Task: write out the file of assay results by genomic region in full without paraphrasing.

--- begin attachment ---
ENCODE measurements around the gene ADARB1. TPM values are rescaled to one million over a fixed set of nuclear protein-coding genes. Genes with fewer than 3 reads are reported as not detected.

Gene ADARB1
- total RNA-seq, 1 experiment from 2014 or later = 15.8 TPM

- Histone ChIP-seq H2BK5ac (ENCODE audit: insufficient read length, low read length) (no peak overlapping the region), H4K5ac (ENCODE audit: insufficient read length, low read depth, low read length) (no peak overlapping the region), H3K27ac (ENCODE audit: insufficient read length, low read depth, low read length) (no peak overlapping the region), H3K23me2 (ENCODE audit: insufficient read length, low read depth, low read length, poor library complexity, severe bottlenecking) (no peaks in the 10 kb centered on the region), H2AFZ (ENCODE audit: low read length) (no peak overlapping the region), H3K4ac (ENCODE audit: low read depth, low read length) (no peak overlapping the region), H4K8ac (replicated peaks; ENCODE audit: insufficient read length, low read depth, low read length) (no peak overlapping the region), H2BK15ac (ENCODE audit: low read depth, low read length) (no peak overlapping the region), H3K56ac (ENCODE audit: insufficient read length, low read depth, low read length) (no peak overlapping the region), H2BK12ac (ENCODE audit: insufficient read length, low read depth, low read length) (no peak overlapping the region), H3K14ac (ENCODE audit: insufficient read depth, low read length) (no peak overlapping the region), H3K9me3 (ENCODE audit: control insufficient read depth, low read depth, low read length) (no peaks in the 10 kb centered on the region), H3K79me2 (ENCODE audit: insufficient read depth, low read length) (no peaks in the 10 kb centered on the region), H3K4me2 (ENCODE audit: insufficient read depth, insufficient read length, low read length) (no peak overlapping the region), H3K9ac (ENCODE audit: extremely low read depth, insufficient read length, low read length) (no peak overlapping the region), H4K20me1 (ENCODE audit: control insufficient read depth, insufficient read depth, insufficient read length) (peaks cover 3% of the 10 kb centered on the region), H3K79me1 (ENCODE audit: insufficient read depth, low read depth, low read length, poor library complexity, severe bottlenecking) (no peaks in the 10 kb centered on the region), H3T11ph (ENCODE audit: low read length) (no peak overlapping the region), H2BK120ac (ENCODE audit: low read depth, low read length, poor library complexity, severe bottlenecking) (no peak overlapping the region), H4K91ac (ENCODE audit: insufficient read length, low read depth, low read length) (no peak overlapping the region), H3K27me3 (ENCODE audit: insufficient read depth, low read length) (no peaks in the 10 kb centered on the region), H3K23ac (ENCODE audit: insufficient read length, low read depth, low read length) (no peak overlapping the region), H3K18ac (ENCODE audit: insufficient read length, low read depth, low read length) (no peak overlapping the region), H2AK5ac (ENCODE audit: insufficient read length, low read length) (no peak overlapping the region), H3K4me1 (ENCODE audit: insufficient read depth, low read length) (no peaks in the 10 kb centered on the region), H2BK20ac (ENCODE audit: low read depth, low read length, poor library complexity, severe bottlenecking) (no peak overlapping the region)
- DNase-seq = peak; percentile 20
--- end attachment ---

ENCODE measurements around the gene ADARB1. TPM values are rescaled to one million over a fixed set of nuclear protein-coding genes. Genes with fewer than 3 reads are reported as not detected.

Gene ADARB1
- total RNA-seq, 1 experiment from 2014 or later = 15.8 TPM

- Histone ChIP-seq H2BK5ac (ENCODE audit: insufficient read length, low read length) (no peak overlapping the region), H4K5ac (ENCODE audit: insufficient read length, low read depth, low read length) (no peak overlapping the region), H3K27ac (ENCODE audit: insufficient read length, low read depth, low read length) (no peak overlapping the region), H3K23me2 (ENCODE audit: insufficient read length, low read depth, low read length, poor library complexity, severe bottlenecking) (no peaks in the 10 kb centered on the region), H2AFZ (ENCODE audit: low read length) (no peak overlapping the region), H3K4ac (ENCODE audit: low read depth, low read length) (no peak overlapping the region), H4K8ac (replicated peaks; ENCODE audit: insufficient read length, low read depth, low read length) (no peak overlapping the region), H2BK15ac (ENCODE audit: low read depth, low read length) (no peak overlapping the region), H3K56ac (ENCODE audit: insufficient read length, low read depth, low read length) (no peak overlapping the region), H2BK12ac (ENCODE audit: insufficient read length, low read depth, low read length) (no peak overlapping the region), H3K14ac (ENCODE audit: insufficient read depth, low read length) (no peak overlapping the region), H3K9me3 (ENCODE audit: control insufficient read depth, low read depth, low read length) (no peaks in the 10 kb centered on the region), H3K79me2 (ENCODE audit: insufficient read depth, low read length) (no peaks in the 10 kb centered on the region), H3K4me2 (ENCODE audit: insufficient read depth, insufficient read length, low read length) (no peak overlapping the region), H3K9ac (ENCODE audit: extremely low read depth, insufficient read length, low read length) (no peak overlapping the region), H4K20me1 (ENCODE audit: control insufficient read depth, insufficient read depth, insufficient read length) (peaks cover 3% of the 10 kb centered on the region), H3K79me1 (ENCODE audit: insufficient read depth, low read depth, low read length, poor library complexity, severe bottlenecking) (no peaks in the 10 kb centered on the region), H3T11ph (ENCODE audit: low read length) (no peak overlapping the region), H2BK120ac (ENCODE audit: low read depth, low read length, poor library complexity, severe bottlenecking) (no peak overlapping the region), H4K91ac (ENCODE audit: insufficient read length, low read depth, low read length) (no peak overlapping the region), H3K27me3 (ENCODE audit: insufficient read depth, low read length) (no peaks in the 10 kb centered on the region), H3K23ac (ENCODE audit: insufficient read length, low read depth, low read length) (no peak overlapping the region), H3K18ac (ENCODE audit: insufficient read length, low read depth, low read length) (no peak overlapping the region), H2AK5ac (ENCODE audit: insufficient read length, low read length) (no peak overlapping the region), H3K4me1 (ENCODE audit: insufficient read depth, low read length) (no peaks in the 10 kb centered on the region), H2BK20ac (ENCODE audit: low read depth, low read length, poor library complexity, severe bottlenecking) (no peak overlapping the region)
- DNase-seq = peak; percentile 20